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by Carol Herzer
Many years ago, back in the 60's a friend gave me a tarot deck. Mysteriously it disappeared a couple years later, and when I replaced it the colors were different. I remember a vivid dream I had after that, the deck came to life and the cards themselves all became beautiful paintings. I myself was studying painting at the time, in college, and the images of the tarot were also finding their way into my psyche and my own paintings.
Years passed, I had created my own tarot, the Astrotaro, and time came where I was searching for other tarot decks to paint. I remembered my dream and decided to paint the Rider Waite. At first I just committed myself to doing the major arcana of 22 cards. I made two versions of each card, Enjoying the process, I decided to go on and complete the entire 78 card deck. It took me a little over two years, from 1987 to 1989, to paint the Illuminated Tarot. I did however continue to alter and refine the paintings for several years after that.
The original images used for painting this deck came through contact with the tarot collector and teacher Guido Gillabel, from Belgium. I first painted his Cosmic Egg Tarot and later he sent me some copies of black and white decks, including a set of the Rider Waite that is typically handed out to tarot students for them to color in. had always felt the drawings of Pamela Coleman Smith offered so much more than had ever been done with them. To me they were wonderful sketches for paintings.
I started by xeroxing the cards onto 8 1/2 X 11" sheets of a heavy textured paper called Linweave, with two images to a sheet. This gave a fine canvas-like surface to paint on. I taped each card down separately to a piece of thick cardboard and started to paint with acrylics, applying certain techniques of painting I learned in Austria from Ernst Fuchs, who taught me the misch technique, a 15th century painting technique using layers of colors. I gradually built up the colors and effects, working to create space and light. I let my imagination go and added elements of energy and rays of color and light.
Psychic and healing energy found its way into the cards. During the time I was painting, Neptune was conjunct the moon in my birth chart, perhaps the most psychic of all transits. Also at that time, a neighbor's child was seriously injured. Every day I, along with others, sent heartfelt energy for his healing. This was a very emotional experience, and I could just feel the energy of love and healing as I thought about the little boy and sent it in his direction. Now that I look back I can see how this affected the energy of the Illuminated Tarot paintings that I was doing at the same time. (His healing was near to miraculous.)
After about one year of working on the Major Arcana I decided to start the minors. First I did the court cards. In my own Astrotaro deck the signs of the zodiac are associated with the courts, so I did the same with the Illuminated. As I worked I looked at the cards in groups by suit, focusing on the elemental energies of each suit: fire, earth, air, or water. Later on when I did the minor arcana I looked at them in groups of four, by number, all four aces, all the twos, etc. as well as by suit.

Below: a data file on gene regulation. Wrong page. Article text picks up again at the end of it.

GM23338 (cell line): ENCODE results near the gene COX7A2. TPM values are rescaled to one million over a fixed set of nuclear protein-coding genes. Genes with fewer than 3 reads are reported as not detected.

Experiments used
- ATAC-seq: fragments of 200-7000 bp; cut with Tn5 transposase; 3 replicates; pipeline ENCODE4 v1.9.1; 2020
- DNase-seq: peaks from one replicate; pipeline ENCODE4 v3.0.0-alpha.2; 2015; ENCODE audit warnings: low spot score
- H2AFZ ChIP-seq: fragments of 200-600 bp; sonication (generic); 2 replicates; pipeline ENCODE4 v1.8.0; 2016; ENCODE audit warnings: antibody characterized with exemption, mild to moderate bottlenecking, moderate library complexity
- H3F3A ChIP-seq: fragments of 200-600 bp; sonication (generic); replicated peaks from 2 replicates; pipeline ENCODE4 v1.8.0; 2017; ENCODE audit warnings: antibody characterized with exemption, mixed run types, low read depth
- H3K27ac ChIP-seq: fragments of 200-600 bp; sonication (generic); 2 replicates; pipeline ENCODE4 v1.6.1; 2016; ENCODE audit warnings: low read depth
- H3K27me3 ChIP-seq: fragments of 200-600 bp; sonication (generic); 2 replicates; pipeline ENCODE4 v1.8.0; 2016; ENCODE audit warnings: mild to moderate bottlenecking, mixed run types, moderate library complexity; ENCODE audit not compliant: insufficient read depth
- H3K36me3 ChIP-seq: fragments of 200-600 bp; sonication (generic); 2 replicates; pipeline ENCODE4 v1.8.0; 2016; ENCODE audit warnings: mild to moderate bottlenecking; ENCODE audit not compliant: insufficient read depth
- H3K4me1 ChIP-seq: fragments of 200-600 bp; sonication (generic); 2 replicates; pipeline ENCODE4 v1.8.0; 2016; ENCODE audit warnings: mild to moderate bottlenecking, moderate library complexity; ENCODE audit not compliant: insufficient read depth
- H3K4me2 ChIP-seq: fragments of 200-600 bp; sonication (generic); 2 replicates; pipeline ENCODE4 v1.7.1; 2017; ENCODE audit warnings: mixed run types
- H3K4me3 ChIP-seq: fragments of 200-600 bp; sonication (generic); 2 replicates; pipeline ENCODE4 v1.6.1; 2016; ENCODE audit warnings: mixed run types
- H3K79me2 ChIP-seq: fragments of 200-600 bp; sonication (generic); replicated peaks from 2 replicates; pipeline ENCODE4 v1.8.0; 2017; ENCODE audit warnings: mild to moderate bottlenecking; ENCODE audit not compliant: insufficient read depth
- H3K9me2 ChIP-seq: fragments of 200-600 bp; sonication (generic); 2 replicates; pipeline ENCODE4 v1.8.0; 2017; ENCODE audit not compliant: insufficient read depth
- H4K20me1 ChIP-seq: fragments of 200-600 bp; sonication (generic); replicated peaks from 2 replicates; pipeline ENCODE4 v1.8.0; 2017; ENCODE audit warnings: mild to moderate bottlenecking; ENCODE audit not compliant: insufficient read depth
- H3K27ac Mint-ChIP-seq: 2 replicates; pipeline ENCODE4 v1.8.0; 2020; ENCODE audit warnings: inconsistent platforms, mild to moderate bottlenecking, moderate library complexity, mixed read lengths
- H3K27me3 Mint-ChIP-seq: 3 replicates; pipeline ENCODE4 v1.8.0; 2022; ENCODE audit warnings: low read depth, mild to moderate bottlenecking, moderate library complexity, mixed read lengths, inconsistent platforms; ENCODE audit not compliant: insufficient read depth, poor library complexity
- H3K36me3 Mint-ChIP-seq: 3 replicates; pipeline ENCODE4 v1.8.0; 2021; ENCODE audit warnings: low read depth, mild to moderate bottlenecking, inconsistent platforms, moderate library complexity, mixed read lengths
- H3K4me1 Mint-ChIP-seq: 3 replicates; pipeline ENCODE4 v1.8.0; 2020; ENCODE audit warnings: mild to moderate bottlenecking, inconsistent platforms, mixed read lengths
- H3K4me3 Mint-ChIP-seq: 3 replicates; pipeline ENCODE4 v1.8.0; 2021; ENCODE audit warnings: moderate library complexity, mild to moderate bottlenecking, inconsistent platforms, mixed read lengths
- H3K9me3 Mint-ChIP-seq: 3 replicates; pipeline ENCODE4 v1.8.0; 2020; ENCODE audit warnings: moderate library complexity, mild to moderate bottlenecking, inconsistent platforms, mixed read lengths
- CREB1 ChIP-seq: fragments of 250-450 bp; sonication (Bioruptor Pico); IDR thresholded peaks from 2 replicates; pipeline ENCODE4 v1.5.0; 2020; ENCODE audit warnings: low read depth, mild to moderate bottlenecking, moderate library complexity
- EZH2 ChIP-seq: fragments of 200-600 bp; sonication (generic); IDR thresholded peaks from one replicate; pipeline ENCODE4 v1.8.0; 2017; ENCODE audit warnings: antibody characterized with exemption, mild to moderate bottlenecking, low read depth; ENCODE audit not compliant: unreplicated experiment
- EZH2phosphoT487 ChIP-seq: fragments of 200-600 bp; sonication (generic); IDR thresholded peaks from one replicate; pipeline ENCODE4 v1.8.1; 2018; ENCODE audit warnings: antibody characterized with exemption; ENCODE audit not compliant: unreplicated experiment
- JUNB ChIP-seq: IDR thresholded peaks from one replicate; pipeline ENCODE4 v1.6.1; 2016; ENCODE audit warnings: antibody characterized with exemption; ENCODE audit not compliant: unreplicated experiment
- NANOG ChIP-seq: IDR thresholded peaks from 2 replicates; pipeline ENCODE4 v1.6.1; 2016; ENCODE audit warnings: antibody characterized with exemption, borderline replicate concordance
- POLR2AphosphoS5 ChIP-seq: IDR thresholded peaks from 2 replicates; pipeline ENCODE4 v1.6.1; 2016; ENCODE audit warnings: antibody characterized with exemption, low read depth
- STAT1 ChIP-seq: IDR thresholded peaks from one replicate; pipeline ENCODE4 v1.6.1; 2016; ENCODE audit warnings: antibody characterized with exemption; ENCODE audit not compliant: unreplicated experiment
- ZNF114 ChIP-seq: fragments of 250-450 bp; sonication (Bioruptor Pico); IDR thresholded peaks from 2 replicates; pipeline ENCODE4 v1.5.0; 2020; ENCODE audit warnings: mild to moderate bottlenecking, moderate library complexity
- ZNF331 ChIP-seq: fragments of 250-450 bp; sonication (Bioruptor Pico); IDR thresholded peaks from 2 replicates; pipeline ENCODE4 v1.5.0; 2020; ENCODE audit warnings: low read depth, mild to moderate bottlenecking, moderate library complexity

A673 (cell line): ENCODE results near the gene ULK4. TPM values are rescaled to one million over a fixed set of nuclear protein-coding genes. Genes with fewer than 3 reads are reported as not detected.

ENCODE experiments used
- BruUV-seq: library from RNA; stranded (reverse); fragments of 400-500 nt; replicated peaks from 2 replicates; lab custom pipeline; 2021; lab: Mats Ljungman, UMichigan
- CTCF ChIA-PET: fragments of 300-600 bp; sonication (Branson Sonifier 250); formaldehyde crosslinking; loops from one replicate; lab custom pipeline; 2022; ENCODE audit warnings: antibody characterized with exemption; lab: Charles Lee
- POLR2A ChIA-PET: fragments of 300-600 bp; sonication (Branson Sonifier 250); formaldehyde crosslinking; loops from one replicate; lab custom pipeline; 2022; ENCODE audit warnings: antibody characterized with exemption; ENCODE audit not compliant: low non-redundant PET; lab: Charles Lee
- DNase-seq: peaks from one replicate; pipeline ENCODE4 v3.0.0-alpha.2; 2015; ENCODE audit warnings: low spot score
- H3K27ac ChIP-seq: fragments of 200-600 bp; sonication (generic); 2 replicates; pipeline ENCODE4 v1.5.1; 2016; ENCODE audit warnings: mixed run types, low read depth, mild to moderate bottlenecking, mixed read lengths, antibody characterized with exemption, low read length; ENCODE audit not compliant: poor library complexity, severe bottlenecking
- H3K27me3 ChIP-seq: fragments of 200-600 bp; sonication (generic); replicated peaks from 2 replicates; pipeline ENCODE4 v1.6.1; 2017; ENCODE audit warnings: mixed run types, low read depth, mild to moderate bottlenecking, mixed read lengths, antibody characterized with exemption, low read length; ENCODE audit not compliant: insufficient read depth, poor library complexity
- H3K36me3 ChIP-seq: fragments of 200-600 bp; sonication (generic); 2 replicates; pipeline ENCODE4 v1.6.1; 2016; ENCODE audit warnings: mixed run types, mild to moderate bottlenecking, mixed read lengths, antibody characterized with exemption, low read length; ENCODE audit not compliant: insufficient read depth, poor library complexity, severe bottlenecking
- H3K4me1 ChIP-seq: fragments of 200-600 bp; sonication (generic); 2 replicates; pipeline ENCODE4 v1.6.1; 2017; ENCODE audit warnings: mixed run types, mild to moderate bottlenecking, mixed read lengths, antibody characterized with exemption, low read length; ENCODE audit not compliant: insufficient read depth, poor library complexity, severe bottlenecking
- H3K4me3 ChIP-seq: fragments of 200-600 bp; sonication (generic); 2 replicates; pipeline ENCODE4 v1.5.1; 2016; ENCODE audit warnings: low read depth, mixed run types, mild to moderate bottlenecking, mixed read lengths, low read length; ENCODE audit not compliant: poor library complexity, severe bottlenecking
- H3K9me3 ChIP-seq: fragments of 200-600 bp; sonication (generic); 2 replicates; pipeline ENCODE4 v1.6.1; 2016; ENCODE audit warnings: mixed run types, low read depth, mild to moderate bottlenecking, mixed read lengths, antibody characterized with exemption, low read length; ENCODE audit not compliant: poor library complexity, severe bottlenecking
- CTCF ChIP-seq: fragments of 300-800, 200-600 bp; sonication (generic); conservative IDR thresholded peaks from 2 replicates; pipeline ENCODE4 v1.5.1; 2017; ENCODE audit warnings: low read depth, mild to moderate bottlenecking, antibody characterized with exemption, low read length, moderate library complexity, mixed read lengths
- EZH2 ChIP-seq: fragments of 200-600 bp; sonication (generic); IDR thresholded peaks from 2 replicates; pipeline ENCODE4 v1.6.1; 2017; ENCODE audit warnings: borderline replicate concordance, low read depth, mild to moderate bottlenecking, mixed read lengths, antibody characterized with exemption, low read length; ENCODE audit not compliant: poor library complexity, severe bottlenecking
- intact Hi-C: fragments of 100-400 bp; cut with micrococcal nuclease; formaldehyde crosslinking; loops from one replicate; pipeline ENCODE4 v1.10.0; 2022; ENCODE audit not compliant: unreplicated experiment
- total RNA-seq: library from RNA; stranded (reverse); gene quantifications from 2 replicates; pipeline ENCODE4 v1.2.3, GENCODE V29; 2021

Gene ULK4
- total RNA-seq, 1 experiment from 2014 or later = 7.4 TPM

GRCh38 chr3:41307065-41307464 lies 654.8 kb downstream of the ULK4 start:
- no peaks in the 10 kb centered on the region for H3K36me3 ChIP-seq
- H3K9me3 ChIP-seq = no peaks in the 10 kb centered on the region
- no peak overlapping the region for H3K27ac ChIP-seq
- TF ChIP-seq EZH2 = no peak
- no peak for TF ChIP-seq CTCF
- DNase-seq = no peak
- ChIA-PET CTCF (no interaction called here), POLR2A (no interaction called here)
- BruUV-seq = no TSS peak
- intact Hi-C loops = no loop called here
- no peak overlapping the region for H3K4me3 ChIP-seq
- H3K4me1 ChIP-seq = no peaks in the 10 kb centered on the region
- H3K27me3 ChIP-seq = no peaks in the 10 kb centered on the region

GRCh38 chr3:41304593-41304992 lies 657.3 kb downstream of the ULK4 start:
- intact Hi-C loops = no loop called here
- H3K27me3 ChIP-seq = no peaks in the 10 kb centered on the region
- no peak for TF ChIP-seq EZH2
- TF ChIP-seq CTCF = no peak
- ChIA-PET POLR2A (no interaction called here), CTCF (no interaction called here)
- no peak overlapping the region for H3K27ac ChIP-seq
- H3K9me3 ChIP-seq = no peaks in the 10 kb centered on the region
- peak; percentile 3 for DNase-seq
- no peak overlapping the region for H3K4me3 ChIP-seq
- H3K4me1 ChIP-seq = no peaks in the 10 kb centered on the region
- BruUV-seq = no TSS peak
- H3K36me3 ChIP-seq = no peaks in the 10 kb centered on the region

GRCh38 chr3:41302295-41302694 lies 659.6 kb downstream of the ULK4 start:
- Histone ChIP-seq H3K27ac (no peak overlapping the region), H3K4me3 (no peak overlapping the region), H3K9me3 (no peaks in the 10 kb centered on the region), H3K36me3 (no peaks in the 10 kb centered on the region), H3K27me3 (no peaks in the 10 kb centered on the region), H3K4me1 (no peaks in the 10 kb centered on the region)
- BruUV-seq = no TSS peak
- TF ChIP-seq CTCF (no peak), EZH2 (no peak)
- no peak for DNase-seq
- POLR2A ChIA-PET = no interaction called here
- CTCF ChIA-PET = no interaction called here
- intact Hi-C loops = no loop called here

I started making decks with photographs beginning with the major arcana by itself, then later adding on the other parts, courts and minors. I always did all my own photography, working hard to get the best colors and keep things lined up and square. Because I got a much better price on multiple prints the first time through I photographed the deck many times, printing around ten decks at a time. Some turned out better than others, and there were problem cards. Also, with photography there never were true white borders or clean whites in the images. I altered colors in the paintings in order to get better results in the photography. this was a god thing, it made the overall color balance much better in the deck as a whole.
I now make decks with laser printing. The colors are much closer to the original artwork, so much better with real whites on the borders! Plus I can print decks as I need them, a few at a time. Before I send the copies out to be professionally laminated with the best lamination available I paint the iridescent colors in by hand. When I get an order I mount the deck to be on the chosen colored vinyl backing material. The cuts are perfectly straight, I use a professional guillotine hand operated cutting machine like the ones you see in print shops. However, I have not found any shortcuts for hand cutting all the corners round. Pointy corners don't make it. After all the cutting is done I like to set the cards under a heavy crystal for a few days to charge them up. When I make a cloth bag I go on a search through my fabric collection for just the right combination of colors to go with the backing and the card on the front. It is adhered with a mounting material called twin-tack, though at times I leave the bag undecorated. I have found that when I customize decks, giving people choices in backings, color of pouches, and the card on the front the results are much more fun and interesting than otherwise. I enjoy making decks, and offering something unique and special to the true lovers of tarot.
A version of this article first appeared in Geraldine Amaral's "Celebrating the Tarot a Journal for Tarot Enthusiasts"